COVID-19 & The Health Issues In Hawaii

Health Items

By: D. Kennedy

The spread of COVID-19 in Hawaii started in March 2020 and after six months, cases rose to around 12,000 people. From the stated number, about 800 needed hospitalization, and 130 died. Over 10,000 people have recovered fully. 

By the end of September, clinical and state laboratories reported that the rates of COVID-19 have been lower than SARA back in 2003. However, the transmission and death toll has been greater.COVID-19 has caused a change in social, economic, and political factors regarding the residents of Hawaii. 

One of those issues has been the increase of non-communicable diseases such as cholera, but a drop in the number of people seeking help for it. The main reason is the fear of the virus. Reports reveal that many people are too scared of visiting medical institutions for immunization due to coronavirus.

Other issues regarding the lockdown include food selection. Many people have turned their dietary patterns towards unhealthy foods and food delivery services, amid the economic disruptions. It has led many households to look for whatever is cheap and in bulk.

Lockdowns have also affected the accessibility to healthcare services. There has been a decrease in the number of younger children visiting the hospital and an increase in the number of pregnant women. The reports show an increase in in-hospital mortality rate among pregnant women, due to late intrauterine fetal death and stillbirth during the lockdown period.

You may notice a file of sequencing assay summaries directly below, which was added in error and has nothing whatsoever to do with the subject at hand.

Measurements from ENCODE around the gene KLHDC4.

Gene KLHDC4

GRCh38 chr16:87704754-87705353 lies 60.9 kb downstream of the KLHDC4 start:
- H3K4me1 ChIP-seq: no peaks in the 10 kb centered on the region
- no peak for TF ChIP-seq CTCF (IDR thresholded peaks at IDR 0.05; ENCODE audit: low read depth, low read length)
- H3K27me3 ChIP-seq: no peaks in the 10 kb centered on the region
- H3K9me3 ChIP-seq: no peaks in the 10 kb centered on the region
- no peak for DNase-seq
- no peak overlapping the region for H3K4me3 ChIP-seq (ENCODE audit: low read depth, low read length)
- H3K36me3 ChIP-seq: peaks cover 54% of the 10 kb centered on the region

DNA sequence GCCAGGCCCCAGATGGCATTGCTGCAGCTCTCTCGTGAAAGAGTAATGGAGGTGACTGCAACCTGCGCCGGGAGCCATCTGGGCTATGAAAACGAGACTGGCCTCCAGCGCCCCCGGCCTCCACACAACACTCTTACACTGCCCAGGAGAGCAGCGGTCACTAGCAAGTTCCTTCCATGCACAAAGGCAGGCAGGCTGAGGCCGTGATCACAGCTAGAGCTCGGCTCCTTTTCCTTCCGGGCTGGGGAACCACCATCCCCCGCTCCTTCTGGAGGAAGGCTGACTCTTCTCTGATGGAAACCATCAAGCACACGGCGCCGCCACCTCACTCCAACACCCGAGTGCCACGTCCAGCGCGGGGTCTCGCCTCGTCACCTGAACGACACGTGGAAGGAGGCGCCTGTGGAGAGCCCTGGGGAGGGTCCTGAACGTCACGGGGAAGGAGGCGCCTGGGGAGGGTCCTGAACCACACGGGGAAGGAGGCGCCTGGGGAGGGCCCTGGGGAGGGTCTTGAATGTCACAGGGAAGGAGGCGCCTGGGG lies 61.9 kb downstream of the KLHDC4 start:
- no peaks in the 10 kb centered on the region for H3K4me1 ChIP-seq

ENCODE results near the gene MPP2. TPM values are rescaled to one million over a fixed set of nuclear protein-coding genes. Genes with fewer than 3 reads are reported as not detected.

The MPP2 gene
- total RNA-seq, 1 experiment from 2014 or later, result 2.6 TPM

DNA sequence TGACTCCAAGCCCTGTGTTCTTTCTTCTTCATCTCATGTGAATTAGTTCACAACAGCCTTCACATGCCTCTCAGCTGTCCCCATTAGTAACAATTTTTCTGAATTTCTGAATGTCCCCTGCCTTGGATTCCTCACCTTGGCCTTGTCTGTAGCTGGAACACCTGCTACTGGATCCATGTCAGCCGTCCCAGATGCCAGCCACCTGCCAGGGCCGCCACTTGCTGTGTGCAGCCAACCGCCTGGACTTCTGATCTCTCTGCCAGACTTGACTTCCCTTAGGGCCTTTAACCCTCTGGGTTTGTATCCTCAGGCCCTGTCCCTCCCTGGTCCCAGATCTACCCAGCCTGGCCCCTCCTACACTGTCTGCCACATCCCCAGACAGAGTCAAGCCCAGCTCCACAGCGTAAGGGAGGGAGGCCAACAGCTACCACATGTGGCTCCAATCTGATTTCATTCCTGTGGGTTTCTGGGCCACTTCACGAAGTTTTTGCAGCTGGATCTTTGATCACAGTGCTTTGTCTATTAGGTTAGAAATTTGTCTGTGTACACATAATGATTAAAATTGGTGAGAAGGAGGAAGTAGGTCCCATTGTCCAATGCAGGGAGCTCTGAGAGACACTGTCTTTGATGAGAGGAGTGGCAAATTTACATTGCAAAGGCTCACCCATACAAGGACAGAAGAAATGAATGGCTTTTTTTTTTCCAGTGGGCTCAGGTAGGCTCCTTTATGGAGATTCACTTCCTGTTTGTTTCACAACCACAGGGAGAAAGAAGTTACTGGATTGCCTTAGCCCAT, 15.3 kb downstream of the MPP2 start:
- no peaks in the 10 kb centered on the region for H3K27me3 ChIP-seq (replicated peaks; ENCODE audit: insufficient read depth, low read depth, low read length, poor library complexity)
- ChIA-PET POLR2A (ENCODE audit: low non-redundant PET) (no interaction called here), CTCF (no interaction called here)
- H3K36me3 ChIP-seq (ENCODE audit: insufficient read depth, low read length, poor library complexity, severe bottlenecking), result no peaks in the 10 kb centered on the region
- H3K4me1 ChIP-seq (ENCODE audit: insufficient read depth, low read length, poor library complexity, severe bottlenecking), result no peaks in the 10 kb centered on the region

Mental health has also been affected during the lockdown period. Most people have lost their jobs and income, leading to an increase in stress levels and substance abuse. Psychological damage has also been correlated to prolonged time in confinement. It has been vital to mitigate the officials to offer accurate information, proper resources, and assistance to healthcare workers and families affected by the pandemic.

After declaring COVID-19 as a global pandemic, industries have been affected and the health care sector took a significant blow. The health department in Hawaii is working hard to develop a testing criterion following all guidelines and prioritize the testing of health care workers and older people to eliminate patient cases.